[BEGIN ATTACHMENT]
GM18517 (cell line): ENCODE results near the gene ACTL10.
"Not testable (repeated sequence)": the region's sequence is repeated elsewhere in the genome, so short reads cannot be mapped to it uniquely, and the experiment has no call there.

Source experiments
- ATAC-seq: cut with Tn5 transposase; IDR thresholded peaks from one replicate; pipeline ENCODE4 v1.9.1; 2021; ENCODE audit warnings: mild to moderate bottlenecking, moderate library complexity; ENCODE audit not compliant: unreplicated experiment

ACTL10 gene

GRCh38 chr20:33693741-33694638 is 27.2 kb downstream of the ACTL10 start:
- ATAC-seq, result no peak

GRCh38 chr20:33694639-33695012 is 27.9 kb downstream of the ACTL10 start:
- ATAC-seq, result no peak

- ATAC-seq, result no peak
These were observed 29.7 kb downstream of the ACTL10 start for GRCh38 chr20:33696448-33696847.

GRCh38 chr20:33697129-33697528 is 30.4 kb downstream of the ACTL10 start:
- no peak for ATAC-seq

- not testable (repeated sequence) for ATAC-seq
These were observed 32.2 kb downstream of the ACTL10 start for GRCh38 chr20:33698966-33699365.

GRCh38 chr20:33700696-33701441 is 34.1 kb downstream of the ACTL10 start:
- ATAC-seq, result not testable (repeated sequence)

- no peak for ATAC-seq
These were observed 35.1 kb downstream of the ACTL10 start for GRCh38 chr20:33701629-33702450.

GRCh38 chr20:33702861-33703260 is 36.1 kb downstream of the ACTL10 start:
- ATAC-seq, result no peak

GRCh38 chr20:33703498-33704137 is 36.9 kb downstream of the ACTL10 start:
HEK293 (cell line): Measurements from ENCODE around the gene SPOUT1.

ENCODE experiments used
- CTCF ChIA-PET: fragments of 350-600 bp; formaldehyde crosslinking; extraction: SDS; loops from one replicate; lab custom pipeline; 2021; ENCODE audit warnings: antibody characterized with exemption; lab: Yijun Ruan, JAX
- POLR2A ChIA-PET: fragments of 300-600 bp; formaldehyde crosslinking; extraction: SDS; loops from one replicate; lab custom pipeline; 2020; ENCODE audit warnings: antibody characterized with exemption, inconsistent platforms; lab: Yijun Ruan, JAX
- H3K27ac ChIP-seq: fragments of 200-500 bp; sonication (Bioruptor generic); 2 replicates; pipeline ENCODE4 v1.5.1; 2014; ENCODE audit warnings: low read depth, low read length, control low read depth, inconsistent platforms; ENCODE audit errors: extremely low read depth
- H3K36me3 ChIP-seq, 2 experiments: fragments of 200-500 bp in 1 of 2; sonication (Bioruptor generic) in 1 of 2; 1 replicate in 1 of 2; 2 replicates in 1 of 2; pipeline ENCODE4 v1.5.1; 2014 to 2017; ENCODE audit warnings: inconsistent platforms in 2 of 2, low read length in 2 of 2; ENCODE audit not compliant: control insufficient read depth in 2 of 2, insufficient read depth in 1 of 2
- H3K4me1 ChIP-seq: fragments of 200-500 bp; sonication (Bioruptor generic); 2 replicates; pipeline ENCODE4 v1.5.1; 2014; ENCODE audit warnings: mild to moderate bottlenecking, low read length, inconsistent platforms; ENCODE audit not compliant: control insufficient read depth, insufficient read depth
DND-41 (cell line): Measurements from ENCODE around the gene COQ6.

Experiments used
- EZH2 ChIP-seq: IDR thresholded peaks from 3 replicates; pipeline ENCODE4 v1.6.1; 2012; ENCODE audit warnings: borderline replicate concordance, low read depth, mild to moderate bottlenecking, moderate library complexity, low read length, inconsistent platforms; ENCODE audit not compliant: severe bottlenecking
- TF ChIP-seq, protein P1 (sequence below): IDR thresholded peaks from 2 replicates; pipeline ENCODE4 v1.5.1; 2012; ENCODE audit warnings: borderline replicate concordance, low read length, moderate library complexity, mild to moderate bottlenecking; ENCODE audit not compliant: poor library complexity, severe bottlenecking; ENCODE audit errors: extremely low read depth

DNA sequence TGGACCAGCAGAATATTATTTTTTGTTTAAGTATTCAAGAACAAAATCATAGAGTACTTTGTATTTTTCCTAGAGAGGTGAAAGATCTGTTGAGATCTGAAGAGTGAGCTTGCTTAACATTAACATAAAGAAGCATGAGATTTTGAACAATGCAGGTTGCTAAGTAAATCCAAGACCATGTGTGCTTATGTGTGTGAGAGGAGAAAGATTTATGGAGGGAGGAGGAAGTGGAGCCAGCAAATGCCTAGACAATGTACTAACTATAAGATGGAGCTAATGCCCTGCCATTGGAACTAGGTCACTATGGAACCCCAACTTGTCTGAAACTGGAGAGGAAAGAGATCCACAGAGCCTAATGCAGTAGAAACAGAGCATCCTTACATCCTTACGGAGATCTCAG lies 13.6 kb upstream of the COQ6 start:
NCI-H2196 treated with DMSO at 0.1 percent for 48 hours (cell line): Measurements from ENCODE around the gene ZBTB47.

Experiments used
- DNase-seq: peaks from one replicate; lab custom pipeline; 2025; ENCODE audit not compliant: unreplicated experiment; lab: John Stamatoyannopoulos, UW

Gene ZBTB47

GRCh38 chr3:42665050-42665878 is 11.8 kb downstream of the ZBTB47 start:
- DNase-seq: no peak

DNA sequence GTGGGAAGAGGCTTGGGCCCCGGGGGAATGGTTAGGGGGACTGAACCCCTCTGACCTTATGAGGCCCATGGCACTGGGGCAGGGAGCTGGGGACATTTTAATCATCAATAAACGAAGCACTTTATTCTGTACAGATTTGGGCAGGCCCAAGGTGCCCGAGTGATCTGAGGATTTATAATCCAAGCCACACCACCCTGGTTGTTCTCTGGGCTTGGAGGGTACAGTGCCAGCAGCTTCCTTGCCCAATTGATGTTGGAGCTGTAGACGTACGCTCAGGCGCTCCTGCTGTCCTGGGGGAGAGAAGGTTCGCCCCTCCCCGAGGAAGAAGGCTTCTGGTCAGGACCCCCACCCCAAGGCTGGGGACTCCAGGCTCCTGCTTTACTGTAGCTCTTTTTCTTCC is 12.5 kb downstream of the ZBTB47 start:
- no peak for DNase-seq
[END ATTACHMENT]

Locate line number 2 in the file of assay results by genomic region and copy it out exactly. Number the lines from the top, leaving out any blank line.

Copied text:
"Not testable (repeated sequence)": the region's sequence is repeated elsewhere in the genome, so short reads cannot be mapped to it uniquely, and the experiment has no call there.